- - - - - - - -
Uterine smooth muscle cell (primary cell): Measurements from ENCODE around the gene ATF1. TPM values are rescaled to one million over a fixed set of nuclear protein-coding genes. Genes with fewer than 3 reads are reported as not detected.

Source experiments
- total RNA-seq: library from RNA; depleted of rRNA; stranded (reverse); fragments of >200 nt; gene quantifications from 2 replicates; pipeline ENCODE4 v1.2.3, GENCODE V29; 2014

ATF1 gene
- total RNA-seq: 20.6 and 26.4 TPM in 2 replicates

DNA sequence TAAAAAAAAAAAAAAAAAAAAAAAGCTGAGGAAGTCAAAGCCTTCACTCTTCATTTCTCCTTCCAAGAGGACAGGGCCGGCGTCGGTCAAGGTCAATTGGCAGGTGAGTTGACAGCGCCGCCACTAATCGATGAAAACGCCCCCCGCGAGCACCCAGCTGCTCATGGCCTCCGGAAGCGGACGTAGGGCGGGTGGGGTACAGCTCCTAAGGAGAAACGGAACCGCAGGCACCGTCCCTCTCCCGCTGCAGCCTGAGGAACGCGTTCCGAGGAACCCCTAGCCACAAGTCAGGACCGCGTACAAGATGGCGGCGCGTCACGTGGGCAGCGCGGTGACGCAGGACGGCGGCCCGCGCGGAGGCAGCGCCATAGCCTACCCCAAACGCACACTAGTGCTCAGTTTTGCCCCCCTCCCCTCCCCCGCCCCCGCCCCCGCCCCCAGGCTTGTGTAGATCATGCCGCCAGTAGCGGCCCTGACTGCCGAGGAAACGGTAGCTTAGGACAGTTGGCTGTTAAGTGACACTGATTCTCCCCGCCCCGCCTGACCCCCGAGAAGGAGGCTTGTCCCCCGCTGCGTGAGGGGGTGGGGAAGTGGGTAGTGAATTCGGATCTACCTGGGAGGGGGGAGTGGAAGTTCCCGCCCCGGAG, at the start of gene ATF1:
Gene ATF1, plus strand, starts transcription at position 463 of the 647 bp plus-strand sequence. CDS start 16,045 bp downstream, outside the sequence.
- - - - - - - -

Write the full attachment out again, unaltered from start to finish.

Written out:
Uterine smooth muscle cell (primary cell): Measurements from ENCODE around the gene ATF1. TPM values are rescaled to one million over a fixed set of nuclear protein-coding genes. Genes with fewer than 3 reads are reported as not detected.

Source experiments
- total RNA-seq: library from RNA; depleted of rRNA; stranded (reverse); fragments of >200 nt; gene quantifications from 2 replicates; pipeline ENCODE4 v1.2.3, GENCODE V29; 2014

ATF1 gene
- total RNA-seq: 20.6 and 26.4 TPM in 2 replicates

DNA sequence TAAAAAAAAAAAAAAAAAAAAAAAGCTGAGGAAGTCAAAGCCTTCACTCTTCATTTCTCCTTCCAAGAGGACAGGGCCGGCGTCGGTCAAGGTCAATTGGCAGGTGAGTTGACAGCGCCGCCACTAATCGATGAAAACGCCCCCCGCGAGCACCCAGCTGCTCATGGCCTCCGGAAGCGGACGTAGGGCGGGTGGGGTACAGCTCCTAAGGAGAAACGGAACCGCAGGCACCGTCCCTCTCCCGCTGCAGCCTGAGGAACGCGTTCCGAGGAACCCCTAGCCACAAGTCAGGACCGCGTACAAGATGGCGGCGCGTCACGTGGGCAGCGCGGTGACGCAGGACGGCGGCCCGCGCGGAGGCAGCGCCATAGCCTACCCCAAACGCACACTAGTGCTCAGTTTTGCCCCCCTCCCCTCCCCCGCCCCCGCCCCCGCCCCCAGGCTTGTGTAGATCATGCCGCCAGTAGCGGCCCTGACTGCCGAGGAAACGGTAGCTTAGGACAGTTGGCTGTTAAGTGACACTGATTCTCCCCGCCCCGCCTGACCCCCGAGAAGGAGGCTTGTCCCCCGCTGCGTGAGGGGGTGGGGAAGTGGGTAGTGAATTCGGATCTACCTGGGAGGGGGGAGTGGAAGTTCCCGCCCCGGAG, at the start of gene ATF1:
Gene ATF1, plus strand, starts transcription at position 463 of the 647 bp plus-strand sequence. CDS start 16,045 bp downstream, outside the sequence.